You’re probably aware of our targets on broadband. To get every European with basic broadband coverage by 2013; and, by 2020, fast coverage (30 Megabits+) for all, with 50% of households having subscriptions at 100 Megabits or more. Those targets are central to Europe’s digital agenda – and essential to ensuring new products and services can come online.
Now a new study shows the situation of broadband in Europe. It shows Europe is pretty close to reaching our first goal, with over 95.7% of households getting “standard” broadband coverage. And progressing on our other targets, too, including for fast broadband: as half of EU homes – 105 million – already have this “next generation access” broadband available to them. (Bear in mind the study is based on the situation in 2011, so numbers will have moved on since then).
But these figures mask significant variations. Differences between member states: in some countries, NGA is available to everyone, in others to no-one. And differences between regions: with less than one in eight rural households, just 12%, benefiting from next generation coverage. (You can check out what the coverage is like in your part of Europe here).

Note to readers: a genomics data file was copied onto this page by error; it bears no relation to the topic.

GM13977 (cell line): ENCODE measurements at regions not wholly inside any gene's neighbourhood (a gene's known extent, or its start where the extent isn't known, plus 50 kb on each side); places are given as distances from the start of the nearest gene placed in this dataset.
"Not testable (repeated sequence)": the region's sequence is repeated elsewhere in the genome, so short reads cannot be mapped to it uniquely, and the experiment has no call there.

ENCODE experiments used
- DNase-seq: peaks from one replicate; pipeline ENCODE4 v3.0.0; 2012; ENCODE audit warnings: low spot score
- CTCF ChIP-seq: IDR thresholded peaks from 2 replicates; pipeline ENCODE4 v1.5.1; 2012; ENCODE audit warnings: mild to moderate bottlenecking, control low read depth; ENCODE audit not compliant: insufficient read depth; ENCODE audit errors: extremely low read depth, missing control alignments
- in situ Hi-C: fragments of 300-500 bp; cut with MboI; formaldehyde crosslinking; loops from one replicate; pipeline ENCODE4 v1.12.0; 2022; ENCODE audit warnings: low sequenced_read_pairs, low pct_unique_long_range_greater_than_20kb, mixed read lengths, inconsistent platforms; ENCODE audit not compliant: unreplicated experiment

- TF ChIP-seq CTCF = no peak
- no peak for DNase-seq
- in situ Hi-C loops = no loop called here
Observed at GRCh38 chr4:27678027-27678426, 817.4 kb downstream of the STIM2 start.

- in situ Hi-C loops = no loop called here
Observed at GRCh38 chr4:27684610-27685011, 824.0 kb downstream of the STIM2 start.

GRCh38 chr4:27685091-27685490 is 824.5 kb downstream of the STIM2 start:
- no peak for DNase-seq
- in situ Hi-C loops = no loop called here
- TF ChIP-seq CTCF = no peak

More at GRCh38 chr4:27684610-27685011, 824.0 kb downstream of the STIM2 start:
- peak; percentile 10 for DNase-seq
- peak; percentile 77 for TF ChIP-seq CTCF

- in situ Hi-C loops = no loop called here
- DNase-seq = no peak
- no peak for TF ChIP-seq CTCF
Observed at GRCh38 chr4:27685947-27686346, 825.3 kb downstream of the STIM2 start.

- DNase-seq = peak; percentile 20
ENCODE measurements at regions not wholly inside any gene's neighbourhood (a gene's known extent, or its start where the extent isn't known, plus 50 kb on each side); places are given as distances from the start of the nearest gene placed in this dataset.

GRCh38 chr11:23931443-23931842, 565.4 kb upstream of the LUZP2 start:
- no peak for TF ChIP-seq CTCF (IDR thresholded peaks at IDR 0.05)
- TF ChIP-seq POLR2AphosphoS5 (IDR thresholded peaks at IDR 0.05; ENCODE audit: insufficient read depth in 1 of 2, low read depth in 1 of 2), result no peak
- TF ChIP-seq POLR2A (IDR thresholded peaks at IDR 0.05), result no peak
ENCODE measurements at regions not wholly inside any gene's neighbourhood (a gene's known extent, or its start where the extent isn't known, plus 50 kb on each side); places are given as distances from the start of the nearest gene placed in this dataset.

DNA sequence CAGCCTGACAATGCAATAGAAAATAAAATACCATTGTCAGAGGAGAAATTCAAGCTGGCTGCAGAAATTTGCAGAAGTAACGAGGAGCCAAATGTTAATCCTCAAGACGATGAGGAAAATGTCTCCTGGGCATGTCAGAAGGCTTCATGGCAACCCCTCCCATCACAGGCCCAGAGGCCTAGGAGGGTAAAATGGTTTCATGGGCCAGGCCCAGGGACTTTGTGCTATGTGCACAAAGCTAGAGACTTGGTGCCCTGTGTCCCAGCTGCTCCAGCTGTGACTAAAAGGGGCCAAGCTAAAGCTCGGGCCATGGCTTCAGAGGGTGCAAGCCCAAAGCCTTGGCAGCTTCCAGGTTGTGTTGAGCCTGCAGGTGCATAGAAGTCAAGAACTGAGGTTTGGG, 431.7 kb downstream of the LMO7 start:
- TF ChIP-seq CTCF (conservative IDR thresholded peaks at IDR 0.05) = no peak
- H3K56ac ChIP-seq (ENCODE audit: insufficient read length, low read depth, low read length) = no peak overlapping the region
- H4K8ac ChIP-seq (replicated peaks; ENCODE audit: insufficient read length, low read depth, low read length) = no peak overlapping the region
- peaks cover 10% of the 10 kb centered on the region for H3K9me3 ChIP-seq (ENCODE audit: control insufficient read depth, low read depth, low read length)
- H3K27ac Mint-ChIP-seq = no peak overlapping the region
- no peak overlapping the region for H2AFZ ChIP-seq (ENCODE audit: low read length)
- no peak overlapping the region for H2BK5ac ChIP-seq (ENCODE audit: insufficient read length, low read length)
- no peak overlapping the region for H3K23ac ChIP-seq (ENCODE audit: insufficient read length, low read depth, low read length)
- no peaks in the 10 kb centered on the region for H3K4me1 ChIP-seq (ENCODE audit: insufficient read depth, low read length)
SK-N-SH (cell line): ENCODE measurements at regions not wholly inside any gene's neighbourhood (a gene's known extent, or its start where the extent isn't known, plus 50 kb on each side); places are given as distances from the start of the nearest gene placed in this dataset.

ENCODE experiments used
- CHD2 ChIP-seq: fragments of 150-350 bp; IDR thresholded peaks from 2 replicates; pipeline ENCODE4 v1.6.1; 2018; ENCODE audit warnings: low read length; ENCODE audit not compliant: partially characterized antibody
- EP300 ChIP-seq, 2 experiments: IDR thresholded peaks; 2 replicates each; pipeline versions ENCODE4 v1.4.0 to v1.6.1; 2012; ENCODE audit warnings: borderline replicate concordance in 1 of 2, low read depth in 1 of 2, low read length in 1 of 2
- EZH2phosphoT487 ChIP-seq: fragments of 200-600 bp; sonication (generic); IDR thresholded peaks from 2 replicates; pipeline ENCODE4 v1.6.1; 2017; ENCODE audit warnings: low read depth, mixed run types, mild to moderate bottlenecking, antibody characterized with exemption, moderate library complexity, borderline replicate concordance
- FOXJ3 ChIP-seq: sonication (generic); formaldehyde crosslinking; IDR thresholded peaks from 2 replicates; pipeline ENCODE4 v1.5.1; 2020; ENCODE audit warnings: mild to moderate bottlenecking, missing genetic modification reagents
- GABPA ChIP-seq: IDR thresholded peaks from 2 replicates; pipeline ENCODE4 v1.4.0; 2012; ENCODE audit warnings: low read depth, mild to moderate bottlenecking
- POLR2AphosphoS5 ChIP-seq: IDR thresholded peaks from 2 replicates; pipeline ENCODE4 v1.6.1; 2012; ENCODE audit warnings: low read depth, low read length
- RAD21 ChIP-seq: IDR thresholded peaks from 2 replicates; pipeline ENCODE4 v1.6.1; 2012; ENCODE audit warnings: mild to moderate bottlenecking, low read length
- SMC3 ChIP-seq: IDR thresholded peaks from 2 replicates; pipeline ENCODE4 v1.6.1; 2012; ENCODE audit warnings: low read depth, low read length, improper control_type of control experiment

But we need new ways to reach that other 50%. And to go beyond next generation access to the ultrafast, 100 Megabit access that will really underpin tomorrow’s digital services.
In some cases, like suburban areas, the business case for private sector investment is still too weak. That’s where public support can help: building confidence, improving credit conditions and unlocking significant private funding through innovative instruments like project bonds.
That’s why we’ve proposed a digital Connecting Europe Facility, which could mean 45 million more households – over one in five EU homes – connected to fast broadband. If you think that’s a good idea, why not show your support for this initiative to “Connect Europe” – over one thousand important stakeholders have already done so.
And if you’re wondering about the benefits of that kind of high speed access – here’s’ a quick reminder: